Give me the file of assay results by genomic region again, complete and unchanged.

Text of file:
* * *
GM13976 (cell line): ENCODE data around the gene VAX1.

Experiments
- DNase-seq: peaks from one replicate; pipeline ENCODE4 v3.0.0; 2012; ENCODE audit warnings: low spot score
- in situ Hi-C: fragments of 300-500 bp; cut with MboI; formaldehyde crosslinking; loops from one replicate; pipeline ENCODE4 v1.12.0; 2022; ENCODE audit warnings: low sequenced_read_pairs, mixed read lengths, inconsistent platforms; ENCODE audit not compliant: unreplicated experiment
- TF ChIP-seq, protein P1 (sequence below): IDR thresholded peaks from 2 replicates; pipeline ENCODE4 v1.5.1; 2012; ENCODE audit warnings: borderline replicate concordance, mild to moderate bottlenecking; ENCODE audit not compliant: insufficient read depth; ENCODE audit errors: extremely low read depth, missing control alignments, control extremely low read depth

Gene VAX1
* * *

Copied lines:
GM13976 (cell line): ENCODE data around the gene VAX1.

Experiments
- DNase-seq: peaks from one replicate; pipeline ENCODE4 v3.0.0; 2012; ENCODE audit warnings: low spot score
- in situ Hi-C: fragments of 300-500 bp; cut with MboI; formaldehyde crosslinking; loops from one replicate; pipeline ENCODE4 v1.12.0; 2022; ENCODE audit warnings: low sequenced_read_pairs, mixed read lengths, inconsistent platforms; ENCODE audit not compliant: unreplicated experiment
- TF ChIP-seq, protein P1 (sequence below): IDR thresholded peaks from 2 replicates; pipeline ENCODE4 v1.5.1; 2012; ENCODE audit warnings: borderline replicate concordance, mild to moderate bottlenecking; ENCODE audit not compliant: insufficient read depth; ENCODE audit errors: extremely low read depth, missing control alignments, control extremely low read depth

Gene VAX1